FROM THE BULL | Until 3 years ago the retail sector was booming. Then the GFC hit. Then online retail got more traction making life more difficult for bricks and mortar retailers. Then retailers started to falter and some failed.
But what’s the story behind the story?
What about the $42bn of “stimulus funding” the Australian government pumped into the economy to stave off a recession – a good chunk of it ending up in the coffers of retailers?
Or the Australian dollar’s 100% value gain (vs. the US$) in the past 10 years effectively halving the cost of any goods sourced from China, USA etc?
Should these two things have provided smart retailers with enough financial protection to entrench themselves in their market positions and ward off any up-start competitors, online or otherwise?
The answer appears to be – no. The reality seems to be that many retailers got lazy and complacent choosing to bank the “easy” FX gains and managing their businesses to preserve their fat margins. Instead of looking for ways to enhance their value offerings to their customers (including establishing meaningful online presences) they instead turned inwards thinking that the boom would continue forever and that their customers would continue to buy goods at artificially-inflated retail prices. In the early-mid 2000s this worked a treat. The economy was booming and credit was easy. But like anything built on sand it eventually fell over.
When sales started to fall they ran regular price-discount promotions – lots of them. Unknowingly, they were training their customers to shop only during sale periods. Eventually customers refused to pay full price for anything. Previously they had no other options but the internet had democratised the retail sector and savvy customers now had greater choice about where to purchase and on what terms.
A wise man once said that if you continue to do what you’ve always done you’ll continue to get the same results you’ve always got. He’s half right. What he should have also said is that when you become predictable you become vulnerable. In the past few years many retailers have become predictable. Worst still their high fixed cost structures have made them vulnerable to competitors who can operate successfully with lower margins.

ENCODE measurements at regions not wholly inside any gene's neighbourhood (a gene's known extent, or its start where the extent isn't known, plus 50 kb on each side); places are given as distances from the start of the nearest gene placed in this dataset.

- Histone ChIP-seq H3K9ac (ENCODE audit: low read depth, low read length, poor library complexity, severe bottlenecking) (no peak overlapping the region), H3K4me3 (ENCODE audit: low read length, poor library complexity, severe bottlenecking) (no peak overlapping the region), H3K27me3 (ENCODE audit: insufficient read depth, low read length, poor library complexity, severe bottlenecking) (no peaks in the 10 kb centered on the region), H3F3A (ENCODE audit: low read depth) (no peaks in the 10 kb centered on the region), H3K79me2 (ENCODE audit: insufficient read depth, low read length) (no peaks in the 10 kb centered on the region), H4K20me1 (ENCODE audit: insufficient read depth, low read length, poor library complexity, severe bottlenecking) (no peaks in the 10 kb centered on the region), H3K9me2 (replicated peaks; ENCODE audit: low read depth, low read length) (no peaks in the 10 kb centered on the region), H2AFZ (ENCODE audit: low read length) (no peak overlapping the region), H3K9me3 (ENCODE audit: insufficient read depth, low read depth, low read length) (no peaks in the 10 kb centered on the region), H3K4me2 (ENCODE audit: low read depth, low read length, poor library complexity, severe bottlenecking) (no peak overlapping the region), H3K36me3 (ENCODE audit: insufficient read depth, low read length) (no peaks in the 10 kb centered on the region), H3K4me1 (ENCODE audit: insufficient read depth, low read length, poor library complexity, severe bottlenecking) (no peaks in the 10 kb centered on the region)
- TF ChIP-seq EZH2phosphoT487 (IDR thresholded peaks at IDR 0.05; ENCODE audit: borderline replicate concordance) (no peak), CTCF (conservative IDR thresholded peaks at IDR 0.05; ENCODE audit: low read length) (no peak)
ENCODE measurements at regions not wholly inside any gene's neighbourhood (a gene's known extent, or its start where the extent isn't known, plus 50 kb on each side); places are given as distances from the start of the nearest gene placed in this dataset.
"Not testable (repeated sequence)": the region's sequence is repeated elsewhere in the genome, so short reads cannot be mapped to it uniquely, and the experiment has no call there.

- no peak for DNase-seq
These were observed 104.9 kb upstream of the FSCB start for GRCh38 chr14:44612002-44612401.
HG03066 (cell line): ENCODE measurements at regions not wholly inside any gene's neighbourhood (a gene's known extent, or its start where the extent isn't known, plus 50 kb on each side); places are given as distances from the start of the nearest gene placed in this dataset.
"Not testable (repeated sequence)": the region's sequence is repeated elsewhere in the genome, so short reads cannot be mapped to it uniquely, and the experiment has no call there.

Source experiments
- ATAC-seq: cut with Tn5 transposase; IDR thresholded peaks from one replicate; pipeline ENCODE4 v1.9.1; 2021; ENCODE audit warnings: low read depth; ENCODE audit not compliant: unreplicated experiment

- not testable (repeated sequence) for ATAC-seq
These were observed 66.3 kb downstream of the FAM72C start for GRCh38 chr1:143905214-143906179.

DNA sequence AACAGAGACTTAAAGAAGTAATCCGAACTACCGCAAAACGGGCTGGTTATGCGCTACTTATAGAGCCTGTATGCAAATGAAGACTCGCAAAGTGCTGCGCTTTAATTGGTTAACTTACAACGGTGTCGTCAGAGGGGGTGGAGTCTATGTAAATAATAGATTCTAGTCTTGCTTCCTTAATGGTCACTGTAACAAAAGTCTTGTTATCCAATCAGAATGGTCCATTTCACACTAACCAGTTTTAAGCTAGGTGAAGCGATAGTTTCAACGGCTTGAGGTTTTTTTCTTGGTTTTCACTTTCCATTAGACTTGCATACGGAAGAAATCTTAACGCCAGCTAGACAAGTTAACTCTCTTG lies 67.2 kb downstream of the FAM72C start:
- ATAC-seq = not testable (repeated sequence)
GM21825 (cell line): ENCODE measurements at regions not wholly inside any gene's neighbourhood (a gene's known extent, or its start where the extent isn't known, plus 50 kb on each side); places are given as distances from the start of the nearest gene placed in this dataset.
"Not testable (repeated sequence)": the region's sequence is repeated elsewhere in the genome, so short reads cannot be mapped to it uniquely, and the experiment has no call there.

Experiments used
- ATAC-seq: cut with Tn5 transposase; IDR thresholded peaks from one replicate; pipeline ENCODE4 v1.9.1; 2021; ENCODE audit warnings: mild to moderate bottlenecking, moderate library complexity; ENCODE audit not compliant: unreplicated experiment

But it’s not all doom and gloom. Far from it. Online is only a very small part of overall retail activity. Even if it grows beyond the current (reported) 3% to 10-15% of total retail sales that leaves 85-90% that will be transacted by bricks and mortar retailers.
Like any distribution channel, online has its challenges and vulnerabilities. These can be exploited.
Firstly, it’s not an ideal “shopping experience” unless you know exactly what you are looking for. Randomly browsing an online bookstore or fashion retailer is a decidedly boring (and unsocial) experience versus the off-line alternative.
Secondly, you have to wait around for the product to be delivered which, even for the great online retailers like Amazon, can take a few weeks. It doesn’t provide instant gratification like bricks and mortar retailing can.
Thirdly, apart from the obvious candidates, most online businesses are small and under-resourced and don’t have enough customers to sustain themselves. Some might move through this stage and become meaningful market participants but most won’t. The vast majority aren’t a threat now and never will be.
Finally, online only works if the product being purchased is CHEAP or is it rare. But mostly it’s about being cheap. The MAIN selling point of Amazon, Group-On and local market leader, Catch of the Day, is about being cheap.
The good news is that for consumers price is only one part of the purchase decision, albeit an important one. Customers hate being ripped off and are generally good judges of “value”. They will choose a more expensive option when they perceive it is more valuable to them than a cheaper alternative. Value can take many forms including convenience, service, relationship trust and a myriad of other matters. In the end they’ll decide whether your offer is good enough vs the other options available to them.
Competitive threats emerge regularly but most don’t embed themselves. The successful ones find a market inefficiency that nobody else has seen. Mostly they have worked out a way to do something at a lower cost than the incumbents in the market. Ultimately, this provides customers with more choice and a better deal.
The problem is that they are chasing YOUR customers and you will eventually lose them if your offer is inferior to your competitors. So what are you going to do about it?